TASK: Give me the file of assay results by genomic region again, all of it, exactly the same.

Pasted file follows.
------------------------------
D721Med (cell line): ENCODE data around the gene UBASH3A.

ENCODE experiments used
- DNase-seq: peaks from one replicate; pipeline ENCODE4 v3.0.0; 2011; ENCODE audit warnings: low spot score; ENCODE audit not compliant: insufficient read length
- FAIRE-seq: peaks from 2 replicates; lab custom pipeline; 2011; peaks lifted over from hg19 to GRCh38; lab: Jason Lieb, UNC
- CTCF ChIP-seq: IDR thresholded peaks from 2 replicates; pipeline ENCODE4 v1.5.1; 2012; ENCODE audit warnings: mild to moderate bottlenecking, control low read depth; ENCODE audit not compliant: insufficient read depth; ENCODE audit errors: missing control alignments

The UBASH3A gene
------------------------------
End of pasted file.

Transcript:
D721Med (cell line): ENCODE data around the gene UBASH3A.

ENCODE experiments used
- DNase-seq: peaks from one replicate; pipeline ENCODE4 v3.0.0; 2011; ENCODE audit warnings: low spot score; ENCODE audit not compliant: insufficient read length
- FAIRE-seq: peaks from 2 replicates; lab custom pipeline; 2011; peaks lifted over from hg19 to GRCh38; lab: Jason Lieb, UNC
- CTCF ChIP-seq: IDR thresholded peaks from 2 replicates; pipeline ENCODE4 v1.5.1; 2012; ENCODE audit warnings: mild to moderate bottlenecking, control low read depth; ENCODE audit not compliant: insufficient read depth; ENCODE audit errors: missing control alignments

The UBASH3A gene